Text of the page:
What did you do to promote or market your prints. Promotion and marketing is much more important to the success of selling than is the content or quality of the print.

How does your perspective buyer even know you exist?

Mainly to follwers on my social media profiles. Best and most direct way. Even used Facebook ads.


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digirebelva
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Nov 22, 2014 21:56 |  #25

Tony_Stark wrote in post #17287844 (external link)
Mainly to follwers on my social media profiles. Best and most direct way. Even used Facebook ads.

Obviously, they are not your target audience, do you know who is your target audience is, or should be..?

Before I put my images online, I did a couple of art fairs to see if they had actual value to folks looking for art, and more importantly, those willing to spend money on art.


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Nov 22, 2014 23:03 |  #26

digirebelva wrote in post #17287952 (external link)
Obviously, they are not your target audience, do you know who is your target audience is, or should be..?

Before I put my images online, I did a couple of art fairs to see if they had actual value to folks looking for art, and more importantly, those willing to spend money on art.

People would rather a photoshoot than buy a single print, and those who do want photoshoots usually want prints afterwards.


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trale
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Nov 23, 2014 22:20 |  #27

Hogloff wrote in post #17287713 (external link)
I suggest you pick a specific market, understand what this segment wants in a way of prints and figure out how to get your prints in front of them. It's much easier and much more effective if you target a very specific market. Trying to sell to the "general public" would best be left to the Walmarts of the world.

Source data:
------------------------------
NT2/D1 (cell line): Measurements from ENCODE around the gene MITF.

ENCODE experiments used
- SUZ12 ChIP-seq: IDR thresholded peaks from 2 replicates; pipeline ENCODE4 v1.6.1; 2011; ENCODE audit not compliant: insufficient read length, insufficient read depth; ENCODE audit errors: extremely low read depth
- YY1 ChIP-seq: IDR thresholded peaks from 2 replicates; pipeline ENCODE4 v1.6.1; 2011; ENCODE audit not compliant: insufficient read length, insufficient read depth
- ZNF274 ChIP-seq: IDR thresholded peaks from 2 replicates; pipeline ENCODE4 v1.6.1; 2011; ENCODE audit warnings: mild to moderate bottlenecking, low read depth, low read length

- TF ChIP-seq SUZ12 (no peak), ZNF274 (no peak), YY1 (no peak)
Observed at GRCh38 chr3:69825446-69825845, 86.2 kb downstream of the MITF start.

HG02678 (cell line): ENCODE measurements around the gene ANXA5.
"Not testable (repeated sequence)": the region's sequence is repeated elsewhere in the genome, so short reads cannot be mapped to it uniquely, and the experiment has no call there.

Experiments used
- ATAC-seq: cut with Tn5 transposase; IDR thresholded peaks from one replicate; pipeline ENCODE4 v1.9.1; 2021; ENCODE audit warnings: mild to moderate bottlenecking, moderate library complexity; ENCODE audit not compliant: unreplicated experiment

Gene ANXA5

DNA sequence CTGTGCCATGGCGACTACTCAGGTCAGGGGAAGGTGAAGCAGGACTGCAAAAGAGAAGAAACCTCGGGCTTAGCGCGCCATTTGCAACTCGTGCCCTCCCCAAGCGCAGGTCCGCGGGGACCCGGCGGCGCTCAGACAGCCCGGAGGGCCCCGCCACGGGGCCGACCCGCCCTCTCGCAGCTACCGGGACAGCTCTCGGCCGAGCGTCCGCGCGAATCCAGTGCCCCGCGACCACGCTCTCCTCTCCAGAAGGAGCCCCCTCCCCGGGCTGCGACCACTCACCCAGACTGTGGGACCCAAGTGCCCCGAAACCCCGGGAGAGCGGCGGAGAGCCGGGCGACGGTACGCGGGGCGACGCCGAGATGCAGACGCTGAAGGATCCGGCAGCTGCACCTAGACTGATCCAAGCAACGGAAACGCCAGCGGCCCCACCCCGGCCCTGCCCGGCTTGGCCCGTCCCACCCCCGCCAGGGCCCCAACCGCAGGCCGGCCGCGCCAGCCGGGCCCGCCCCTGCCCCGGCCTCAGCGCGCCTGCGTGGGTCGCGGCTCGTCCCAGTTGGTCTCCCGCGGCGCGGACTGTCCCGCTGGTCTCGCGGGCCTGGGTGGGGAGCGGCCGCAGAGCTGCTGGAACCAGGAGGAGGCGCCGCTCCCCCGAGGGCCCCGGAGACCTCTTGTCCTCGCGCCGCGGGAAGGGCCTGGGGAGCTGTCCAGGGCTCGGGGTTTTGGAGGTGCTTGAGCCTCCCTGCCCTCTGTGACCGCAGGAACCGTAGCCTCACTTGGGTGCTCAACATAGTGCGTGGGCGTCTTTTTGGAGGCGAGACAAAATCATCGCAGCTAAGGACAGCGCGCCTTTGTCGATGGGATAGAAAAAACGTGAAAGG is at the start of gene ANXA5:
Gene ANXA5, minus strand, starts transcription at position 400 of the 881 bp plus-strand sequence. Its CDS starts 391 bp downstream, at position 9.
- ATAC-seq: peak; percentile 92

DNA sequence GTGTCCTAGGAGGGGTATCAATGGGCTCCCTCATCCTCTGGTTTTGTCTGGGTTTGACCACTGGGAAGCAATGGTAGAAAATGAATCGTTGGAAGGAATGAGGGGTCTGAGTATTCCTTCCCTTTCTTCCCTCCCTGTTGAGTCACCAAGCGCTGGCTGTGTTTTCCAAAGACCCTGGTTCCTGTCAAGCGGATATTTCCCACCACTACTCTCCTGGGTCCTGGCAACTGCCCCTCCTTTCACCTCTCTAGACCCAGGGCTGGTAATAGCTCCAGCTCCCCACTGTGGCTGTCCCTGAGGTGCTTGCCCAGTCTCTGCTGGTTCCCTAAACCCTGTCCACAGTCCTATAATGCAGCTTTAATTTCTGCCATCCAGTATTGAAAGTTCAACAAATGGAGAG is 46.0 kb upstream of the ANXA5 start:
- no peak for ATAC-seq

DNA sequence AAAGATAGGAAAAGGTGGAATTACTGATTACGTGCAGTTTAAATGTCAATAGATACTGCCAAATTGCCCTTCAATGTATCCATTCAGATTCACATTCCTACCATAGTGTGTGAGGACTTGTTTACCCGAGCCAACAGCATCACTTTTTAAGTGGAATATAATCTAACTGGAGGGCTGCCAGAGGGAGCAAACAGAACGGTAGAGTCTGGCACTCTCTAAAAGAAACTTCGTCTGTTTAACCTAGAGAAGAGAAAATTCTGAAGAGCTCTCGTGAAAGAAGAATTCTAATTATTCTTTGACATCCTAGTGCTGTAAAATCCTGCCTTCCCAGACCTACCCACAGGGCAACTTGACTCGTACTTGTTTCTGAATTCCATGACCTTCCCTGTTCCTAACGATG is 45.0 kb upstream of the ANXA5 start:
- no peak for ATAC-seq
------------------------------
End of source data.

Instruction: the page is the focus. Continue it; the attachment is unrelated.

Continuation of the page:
Find a very specific niche that has disposable income and cater to them with high valued prints. You'll never get anywhere selling to the general public as you compete against the $25 prints available at Walmart and Ikea.

Understood. Getting my work to be bought from an audience outside my circle of friends of acquaintances is going to require another level dedication into photography, or rather, turning a hobby into a business. This is one step I might not want to take, at least not just yet.

But if I ever go that route, I'll definitely go with your suggestion. It sounds like it entails a lot of networking, groundwork, and luck.




  
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moose10101
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Nov 24, 2014 08:49 |  #28

trale wrote in post #17289631 (external link)
Understood. Getting my work to be bought from an audience outside my circle of friends of acquaintances is going to require another level dedication into photography, or rather, turning a hobby into a business. This is one step I might not want to take, at least not just yet.

But if I ever go that route, I'll definitely go with your suggestion. It sounds like it entails a lot of networking, groundwork, and luck.

I was at an opening reception for an exhibition yesterday, and had a nice conversation with the curator about how to get my work seen and purchased. She's also an artist, from a family of artists, and has a lot of experience with the business side of things. Her message: assuming your work is good, the key to success is "shameless self-promotion". On the web, in person, whatever way you can think of to get to the people who actually spend money on art.




  
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Do people still buy prints? (of non-personal photos)